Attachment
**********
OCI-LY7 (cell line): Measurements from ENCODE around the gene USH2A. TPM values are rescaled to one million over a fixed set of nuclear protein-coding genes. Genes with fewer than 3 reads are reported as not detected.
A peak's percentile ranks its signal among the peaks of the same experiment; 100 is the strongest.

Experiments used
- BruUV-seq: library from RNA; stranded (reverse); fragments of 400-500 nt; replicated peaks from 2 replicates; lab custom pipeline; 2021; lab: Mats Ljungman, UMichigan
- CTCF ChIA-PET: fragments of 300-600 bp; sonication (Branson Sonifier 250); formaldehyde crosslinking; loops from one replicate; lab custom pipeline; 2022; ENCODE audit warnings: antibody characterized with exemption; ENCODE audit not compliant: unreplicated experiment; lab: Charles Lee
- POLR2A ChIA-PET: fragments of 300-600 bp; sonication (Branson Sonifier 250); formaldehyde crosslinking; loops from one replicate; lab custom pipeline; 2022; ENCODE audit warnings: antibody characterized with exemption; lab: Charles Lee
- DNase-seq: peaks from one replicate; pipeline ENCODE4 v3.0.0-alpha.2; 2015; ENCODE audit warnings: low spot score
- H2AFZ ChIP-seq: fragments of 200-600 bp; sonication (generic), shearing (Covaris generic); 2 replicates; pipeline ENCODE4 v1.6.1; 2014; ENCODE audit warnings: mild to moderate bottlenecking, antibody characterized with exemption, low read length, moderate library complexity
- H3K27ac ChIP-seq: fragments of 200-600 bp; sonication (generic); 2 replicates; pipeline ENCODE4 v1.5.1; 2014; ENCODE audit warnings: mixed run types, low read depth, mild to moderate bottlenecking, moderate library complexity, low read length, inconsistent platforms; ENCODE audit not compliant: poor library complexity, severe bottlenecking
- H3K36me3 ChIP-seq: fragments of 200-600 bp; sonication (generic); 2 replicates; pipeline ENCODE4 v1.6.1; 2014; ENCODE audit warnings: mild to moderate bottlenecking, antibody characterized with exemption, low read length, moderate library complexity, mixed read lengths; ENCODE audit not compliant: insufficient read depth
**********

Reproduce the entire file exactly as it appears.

OCI-LY7 (cell line): Measurements from ENCODE around the gene USH2A. TPM values are rescaled to one million over a fixed set of nuclear protein-coding genes. Genes with fewer than 3 reads are reported as not detected.
A peak's percentile ranks its signal among the peaks of the same experiment; 100 is the strongest.

Experiments used
- BruUV-seq: library from RNA; stranded (reverse); fragments of 400-500 nt; replicated peaks from 2 replicates; lab custom pipeline; 2021; lab: Mats Ljungman, UMichigan
- CTCF ChIA-PET: fragments of 300-600 bp; sonication (Branson Sonifier 250); formaldehyde crosslinking; loops from one replicate; lab custom pipeline; 2022; ENCODE audit warnings: antibody characterized with exemption; ENCODE audit not compliant: unreplicated experiment; lab: Charles Lee
- POLR2A ChIA-PET: fragments of 300-600 bp; sonication (Branson Sonifier 250); formaldehyde crosslinking; loops from one replicate; lab custom pipeline; 2022; ENCODE audit warnings: antibody characterized with exemption; lab: Charles Lee
- DNase-seq: peaks from one replicate; pipeline ENCODE4 v3.0.0-alpha.2; 2015; ENCODE audit warnings: low spot score
- H2AFZ ChIP-seq: fragments of 200-600 bp; sonication (generic), shearing (Covaris generic); 2 replicates; pipeline ENCODE4 v1.6.1; 2014; ENCODE audit warnings: mild to moderate bottlenecking, antibody characterized with exemption, low read length, moderate library complexity
- H3K27ac ChIP-seq: fragments of 200-600 bp; sonication (generic); 2 replicates; pipeline ENCODE4 v1.5.1; 2014; ENCODE audit warnings: mixed run types, low read depth, mild to moderate bottlenecking, moderate library complexity, low read length, inconsistent platforms; ENCODE audit not compliant: poor library complexity, severe bottlenecking
- H3K36me3 ChIP-seq: fragments of 200-600 bp; sonication (generic); 2 replicates; pipeline ENCODE4 v1.6.1; 2014; ENCODE audit warnings: mild to moderate bottlenecking, antibody characterized with exemption, low read length, moderate library complexity, mixed read lengths; ENCODE audit not compliant: insufficient read depth